Wednesday, May 27, 2009
Many times I have seen the pedestrian crossing, and felt its energy in movies and music videos. But it's like the rest of this city - being in the middle of Hachiko is like nothing else I have ever experienced. The hoards of people are inconceiveable, the density of the people traffic so inspiring that it felt like I had been on a lifelong pilgrimage to be there, only I didn't know it till I got there. After one week, I think I am getting used to being in Tokyo, but still, the same things never cease to amaze me. And in Hachiko I am still astounded by the ease and comfort of being in the midst of these teaming crowds as they pour onto the pedestrian crossing in front of Shibuya train station. No one pushes, no one is in such a hurry that they need to be frustrated by my pace. I am slowed down by awe at the magnificence of the neon clad buildings, deafened by the noise of nightclubs, some kind of political speeches over loudspeakers, and wanting to absorb the thrill of being at what feels like the center of the world. And the Japanese remain as courteous and pleasant as ever, minding their own business, but when asked, ever ready to assist with my most inane enquiries. It is really the greatest privilege to be immersed in this civilized world - sorry G.W. you have no idea what that word means.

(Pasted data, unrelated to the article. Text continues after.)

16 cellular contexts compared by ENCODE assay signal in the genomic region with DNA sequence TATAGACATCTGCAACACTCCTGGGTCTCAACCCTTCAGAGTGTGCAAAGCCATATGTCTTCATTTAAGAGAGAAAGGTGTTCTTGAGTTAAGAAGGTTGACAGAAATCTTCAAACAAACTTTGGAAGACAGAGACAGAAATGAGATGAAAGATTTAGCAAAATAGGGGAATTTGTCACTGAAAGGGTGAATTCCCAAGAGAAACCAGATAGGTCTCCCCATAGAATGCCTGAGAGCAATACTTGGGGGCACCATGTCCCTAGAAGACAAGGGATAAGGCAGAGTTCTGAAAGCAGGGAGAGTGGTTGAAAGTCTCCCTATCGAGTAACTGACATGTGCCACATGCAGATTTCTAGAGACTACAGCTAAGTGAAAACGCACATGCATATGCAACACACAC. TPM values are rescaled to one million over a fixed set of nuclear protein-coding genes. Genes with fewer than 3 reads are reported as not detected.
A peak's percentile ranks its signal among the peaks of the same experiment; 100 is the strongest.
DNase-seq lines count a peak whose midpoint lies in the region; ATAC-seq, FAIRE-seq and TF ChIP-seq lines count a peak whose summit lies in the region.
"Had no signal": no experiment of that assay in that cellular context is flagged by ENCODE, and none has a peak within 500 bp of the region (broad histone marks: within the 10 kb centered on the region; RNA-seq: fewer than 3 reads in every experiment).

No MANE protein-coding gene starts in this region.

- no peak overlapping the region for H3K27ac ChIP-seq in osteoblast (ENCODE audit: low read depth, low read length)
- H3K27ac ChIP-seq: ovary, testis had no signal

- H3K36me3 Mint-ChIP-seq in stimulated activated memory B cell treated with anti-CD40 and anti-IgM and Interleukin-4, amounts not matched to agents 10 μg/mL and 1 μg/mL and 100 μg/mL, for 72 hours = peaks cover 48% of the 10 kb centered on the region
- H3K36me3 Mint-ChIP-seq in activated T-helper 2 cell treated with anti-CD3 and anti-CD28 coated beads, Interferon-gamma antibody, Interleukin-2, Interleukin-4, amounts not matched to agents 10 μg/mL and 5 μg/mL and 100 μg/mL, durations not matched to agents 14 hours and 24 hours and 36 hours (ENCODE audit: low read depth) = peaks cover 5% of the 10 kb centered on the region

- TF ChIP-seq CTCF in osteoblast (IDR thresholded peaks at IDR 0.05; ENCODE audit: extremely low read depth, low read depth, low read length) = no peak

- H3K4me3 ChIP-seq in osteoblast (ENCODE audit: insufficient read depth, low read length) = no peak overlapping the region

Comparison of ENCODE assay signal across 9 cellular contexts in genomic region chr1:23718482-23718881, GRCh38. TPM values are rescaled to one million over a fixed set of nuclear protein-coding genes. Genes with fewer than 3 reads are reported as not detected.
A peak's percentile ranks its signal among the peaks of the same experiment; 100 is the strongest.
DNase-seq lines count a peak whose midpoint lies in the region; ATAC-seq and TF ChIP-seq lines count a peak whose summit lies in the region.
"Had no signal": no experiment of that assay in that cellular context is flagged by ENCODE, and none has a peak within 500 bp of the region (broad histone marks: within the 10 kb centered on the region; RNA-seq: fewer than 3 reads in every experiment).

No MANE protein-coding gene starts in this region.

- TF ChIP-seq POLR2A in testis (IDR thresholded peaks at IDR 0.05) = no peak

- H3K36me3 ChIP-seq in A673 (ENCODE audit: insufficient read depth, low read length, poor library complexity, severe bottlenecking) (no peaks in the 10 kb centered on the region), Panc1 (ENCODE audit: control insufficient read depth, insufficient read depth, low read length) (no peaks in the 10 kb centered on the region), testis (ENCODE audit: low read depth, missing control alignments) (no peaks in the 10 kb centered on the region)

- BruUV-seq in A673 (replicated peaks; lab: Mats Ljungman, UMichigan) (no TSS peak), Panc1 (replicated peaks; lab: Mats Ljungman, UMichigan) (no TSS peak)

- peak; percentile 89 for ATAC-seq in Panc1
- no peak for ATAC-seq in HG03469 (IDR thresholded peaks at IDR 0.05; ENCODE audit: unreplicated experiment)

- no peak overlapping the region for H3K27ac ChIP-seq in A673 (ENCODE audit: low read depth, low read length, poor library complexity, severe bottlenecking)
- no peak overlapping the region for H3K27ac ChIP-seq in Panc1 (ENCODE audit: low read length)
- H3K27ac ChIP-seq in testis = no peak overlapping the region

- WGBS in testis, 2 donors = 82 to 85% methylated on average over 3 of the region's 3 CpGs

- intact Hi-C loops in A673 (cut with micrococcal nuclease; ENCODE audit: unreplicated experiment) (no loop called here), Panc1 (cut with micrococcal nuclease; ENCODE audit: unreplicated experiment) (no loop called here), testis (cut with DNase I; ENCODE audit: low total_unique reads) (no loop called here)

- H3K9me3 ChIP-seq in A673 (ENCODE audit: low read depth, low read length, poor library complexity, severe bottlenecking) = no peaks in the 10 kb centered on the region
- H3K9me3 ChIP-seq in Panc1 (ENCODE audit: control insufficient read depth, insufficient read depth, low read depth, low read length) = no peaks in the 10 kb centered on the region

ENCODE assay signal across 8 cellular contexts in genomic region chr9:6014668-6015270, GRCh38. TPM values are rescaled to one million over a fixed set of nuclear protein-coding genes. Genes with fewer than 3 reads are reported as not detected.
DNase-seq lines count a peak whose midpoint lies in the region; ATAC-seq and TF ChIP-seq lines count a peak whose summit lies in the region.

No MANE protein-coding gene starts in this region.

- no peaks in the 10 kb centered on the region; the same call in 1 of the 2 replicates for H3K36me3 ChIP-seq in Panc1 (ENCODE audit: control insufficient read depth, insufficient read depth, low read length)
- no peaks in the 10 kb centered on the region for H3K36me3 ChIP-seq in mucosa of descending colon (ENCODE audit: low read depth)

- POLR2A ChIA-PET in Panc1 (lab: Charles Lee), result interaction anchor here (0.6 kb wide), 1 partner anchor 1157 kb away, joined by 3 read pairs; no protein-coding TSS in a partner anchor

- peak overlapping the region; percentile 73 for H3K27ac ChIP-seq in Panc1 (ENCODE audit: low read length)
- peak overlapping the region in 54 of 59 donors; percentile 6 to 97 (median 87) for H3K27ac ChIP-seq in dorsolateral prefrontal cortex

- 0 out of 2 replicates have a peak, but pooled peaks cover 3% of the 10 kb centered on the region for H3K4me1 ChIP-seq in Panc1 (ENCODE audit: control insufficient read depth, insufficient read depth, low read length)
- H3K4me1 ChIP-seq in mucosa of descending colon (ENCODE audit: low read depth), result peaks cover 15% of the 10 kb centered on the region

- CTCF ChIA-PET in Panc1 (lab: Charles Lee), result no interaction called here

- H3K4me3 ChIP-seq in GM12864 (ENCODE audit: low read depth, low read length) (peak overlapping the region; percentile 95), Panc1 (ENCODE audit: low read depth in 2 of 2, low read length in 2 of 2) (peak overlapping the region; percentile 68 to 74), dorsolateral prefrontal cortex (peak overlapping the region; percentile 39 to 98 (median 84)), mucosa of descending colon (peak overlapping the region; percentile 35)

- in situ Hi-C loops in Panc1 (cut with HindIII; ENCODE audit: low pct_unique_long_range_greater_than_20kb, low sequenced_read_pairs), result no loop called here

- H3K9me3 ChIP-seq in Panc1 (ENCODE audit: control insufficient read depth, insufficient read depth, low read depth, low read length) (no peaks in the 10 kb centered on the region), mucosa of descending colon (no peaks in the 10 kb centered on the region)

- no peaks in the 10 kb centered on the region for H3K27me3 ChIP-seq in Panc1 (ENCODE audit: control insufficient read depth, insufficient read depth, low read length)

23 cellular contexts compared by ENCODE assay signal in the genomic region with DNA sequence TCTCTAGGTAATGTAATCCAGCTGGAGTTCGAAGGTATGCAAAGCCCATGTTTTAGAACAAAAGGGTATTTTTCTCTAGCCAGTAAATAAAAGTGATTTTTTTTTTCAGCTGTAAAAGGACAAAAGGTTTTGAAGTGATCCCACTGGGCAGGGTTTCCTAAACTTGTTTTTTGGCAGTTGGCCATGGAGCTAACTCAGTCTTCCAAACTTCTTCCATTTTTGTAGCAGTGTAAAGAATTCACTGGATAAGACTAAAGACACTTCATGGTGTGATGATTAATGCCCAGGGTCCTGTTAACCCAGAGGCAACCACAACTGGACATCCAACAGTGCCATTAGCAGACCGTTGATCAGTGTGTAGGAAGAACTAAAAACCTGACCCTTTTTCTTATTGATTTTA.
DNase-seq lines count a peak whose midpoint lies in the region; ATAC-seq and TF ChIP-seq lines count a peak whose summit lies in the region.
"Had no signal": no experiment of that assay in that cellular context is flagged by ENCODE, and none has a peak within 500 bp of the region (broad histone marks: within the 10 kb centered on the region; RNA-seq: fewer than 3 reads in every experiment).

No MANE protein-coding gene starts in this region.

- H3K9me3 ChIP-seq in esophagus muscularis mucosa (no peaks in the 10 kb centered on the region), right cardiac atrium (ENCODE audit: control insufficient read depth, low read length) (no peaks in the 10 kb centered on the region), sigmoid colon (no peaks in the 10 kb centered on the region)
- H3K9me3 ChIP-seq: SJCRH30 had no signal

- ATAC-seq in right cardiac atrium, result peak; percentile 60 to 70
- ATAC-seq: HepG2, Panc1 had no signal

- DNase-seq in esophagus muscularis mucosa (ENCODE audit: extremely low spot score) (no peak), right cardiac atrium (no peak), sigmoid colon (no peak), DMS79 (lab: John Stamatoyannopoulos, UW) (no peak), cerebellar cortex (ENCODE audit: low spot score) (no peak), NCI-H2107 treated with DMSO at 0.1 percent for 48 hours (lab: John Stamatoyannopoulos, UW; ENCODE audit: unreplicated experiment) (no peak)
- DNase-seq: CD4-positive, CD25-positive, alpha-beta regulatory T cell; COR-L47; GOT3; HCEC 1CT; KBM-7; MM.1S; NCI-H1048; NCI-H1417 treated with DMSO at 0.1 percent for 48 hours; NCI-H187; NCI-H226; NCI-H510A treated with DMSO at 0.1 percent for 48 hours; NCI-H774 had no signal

Today, for the first time I got lost, though it is a wonder it hasn't happened earlier. I went to visit a friend of a friend who lives in a building by the tracks of Shinjuku station. Always eager to be above ground, I made the fatal mistake of leaving the train station a few exists too early. Naoko had given me a map and very clear directions on how to find her building, but I learnt today that this system of locating an address is still liable to baffle me. Nevertheless, I was only five minutes late because I asked at a store and with the courtesy and respect I have now come
to expect, the lady telephoned Naoko, got the directions, and escorted me to the end of the street and pointed in the right direction - and we wonder why the Japanese think the French are rude!
Fumbling with the street map, negotiating exits from a train station, looking for a building that sits next to a big hotel, making sure to keep the train tracks on the right (even though it is not always above ground), I realized that, once again, this is a culture in which images make more sense than words. Space, movement through space, conceptions of space, direction, physical orientation and location are all conceived visually - just like the language. See My Day in Asakusa. The experience of looking for a building that has a number, but a number not displayed, on a street with no name, in a neighborhood divided into 15 sections means that I am always looking at and for where I am going. In anticipation of my arrival, I envisage or imagine myself in that space, I don't see it as the goal at the end of a journey. And when I get there, I see it and am in the space, rather than thinking or knowing I have arrived.